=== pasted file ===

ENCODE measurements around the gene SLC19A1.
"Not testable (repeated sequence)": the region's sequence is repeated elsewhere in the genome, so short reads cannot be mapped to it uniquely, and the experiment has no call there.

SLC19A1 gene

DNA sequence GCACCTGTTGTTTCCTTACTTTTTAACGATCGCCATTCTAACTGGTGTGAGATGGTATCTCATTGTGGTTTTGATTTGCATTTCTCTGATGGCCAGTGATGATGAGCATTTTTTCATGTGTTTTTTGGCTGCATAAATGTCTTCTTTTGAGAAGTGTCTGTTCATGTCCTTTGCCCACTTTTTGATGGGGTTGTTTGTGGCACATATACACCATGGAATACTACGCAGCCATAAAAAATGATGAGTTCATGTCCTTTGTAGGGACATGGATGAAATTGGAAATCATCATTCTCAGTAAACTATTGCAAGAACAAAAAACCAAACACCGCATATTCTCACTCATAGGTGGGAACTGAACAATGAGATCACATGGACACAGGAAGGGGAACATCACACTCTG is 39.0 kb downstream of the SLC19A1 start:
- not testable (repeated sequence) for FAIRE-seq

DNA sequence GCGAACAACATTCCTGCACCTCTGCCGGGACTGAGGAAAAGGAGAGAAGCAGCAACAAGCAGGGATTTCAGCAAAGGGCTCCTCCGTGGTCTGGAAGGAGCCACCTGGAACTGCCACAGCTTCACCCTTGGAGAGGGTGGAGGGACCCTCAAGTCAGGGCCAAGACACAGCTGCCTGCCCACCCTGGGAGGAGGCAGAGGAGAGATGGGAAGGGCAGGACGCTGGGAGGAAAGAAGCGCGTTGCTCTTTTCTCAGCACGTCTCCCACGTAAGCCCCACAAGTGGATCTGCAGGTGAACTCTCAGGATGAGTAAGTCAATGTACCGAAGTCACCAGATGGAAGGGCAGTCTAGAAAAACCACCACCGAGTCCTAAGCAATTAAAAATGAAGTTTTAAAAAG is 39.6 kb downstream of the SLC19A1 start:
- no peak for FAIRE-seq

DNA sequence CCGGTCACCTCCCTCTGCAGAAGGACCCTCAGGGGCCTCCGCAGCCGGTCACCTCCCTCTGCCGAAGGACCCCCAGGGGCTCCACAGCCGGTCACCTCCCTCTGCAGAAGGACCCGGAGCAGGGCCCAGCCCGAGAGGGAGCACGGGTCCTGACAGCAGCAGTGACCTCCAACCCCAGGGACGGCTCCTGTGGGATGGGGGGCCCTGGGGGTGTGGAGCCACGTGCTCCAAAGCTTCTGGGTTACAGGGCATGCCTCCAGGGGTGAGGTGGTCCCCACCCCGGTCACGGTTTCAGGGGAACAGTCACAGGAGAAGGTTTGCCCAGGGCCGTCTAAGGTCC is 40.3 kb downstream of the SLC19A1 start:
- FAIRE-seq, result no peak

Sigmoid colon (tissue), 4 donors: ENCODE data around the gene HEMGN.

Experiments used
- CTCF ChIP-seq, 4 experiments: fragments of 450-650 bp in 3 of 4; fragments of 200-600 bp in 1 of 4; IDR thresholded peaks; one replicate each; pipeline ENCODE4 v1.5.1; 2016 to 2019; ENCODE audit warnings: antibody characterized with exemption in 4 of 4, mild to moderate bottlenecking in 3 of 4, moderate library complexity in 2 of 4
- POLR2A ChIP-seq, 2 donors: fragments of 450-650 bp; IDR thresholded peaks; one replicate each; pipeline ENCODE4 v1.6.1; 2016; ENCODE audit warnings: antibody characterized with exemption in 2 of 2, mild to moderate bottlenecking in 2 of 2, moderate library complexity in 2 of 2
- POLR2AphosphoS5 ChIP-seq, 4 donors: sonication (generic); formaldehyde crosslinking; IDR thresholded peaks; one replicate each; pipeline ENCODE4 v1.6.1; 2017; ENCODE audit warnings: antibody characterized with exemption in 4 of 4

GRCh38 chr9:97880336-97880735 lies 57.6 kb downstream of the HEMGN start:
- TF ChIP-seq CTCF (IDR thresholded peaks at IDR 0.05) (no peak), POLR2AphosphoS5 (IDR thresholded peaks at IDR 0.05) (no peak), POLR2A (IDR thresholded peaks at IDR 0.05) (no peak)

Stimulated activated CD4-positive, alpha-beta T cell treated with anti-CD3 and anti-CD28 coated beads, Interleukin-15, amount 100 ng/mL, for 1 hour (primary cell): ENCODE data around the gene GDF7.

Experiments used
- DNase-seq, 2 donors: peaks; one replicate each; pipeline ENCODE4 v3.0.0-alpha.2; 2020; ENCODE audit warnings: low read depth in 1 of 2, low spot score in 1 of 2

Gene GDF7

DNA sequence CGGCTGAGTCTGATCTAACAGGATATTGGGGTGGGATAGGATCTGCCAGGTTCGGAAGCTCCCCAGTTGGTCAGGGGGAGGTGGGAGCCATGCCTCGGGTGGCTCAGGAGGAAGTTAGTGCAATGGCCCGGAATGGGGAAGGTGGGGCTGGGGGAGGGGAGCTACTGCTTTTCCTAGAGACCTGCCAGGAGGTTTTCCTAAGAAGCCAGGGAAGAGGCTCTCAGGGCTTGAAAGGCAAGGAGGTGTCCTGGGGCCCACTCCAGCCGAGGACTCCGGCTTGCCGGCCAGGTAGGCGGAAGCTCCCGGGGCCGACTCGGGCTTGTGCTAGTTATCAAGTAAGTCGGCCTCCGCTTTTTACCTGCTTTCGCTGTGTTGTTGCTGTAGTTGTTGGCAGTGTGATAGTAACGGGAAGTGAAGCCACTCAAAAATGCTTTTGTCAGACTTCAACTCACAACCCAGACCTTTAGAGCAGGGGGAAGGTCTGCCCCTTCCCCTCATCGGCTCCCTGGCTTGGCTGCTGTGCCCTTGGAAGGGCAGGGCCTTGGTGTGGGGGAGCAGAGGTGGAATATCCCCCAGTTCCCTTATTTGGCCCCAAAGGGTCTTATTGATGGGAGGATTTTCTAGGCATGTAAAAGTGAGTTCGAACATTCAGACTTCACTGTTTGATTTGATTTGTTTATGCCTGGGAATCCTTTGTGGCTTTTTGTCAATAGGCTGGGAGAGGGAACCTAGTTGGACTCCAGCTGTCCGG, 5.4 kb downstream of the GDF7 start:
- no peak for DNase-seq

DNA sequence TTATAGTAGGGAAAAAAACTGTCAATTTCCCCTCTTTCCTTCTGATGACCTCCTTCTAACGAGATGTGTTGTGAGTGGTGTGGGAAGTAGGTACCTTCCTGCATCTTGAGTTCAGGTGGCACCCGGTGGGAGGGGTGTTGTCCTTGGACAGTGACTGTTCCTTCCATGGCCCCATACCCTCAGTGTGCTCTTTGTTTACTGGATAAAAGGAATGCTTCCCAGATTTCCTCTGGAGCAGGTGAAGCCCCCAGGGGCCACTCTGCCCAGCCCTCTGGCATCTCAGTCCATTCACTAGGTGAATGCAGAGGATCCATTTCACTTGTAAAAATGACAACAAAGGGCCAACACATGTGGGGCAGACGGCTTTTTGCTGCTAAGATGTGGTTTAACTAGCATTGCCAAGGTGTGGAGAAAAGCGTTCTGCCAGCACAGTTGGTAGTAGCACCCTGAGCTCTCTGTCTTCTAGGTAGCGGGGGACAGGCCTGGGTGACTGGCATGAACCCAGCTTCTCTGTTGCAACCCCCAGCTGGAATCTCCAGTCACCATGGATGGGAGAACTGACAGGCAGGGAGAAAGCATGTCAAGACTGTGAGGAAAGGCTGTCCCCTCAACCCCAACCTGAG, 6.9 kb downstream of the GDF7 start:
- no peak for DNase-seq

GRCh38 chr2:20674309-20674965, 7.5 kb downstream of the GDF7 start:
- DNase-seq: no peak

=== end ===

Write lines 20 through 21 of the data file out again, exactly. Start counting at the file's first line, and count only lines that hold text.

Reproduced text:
Gene GDF7

DNA sequence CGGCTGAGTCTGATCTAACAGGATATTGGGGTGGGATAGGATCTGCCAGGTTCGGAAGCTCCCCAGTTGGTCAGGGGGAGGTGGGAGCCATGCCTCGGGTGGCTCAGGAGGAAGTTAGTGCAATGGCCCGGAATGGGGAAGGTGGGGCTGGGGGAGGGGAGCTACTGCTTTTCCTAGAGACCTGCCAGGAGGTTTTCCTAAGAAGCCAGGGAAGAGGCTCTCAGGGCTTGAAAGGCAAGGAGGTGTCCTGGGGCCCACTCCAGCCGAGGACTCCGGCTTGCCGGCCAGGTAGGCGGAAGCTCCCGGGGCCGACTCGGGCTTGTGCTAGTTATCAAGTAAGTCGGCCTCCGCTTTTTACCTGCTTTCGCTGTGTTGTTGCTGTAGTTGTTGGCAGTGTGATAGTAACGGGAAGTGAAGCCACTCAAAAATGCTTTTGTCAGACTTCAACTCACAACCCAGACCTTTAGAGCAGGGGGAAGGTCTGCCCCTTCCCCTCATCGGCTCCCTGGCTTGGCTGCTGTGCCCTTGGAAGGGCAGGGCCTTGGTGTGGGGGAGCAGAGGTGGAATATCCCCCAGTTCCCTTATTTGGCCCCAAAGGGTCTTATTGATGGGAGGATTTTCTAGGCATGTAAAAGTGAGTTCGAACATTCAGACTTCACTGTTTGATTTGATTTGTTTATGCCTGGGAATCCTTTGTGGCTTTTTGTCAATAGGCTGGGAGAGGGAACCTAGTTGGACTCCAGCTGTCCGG, 5.4 kb downstream of the GDF7 start: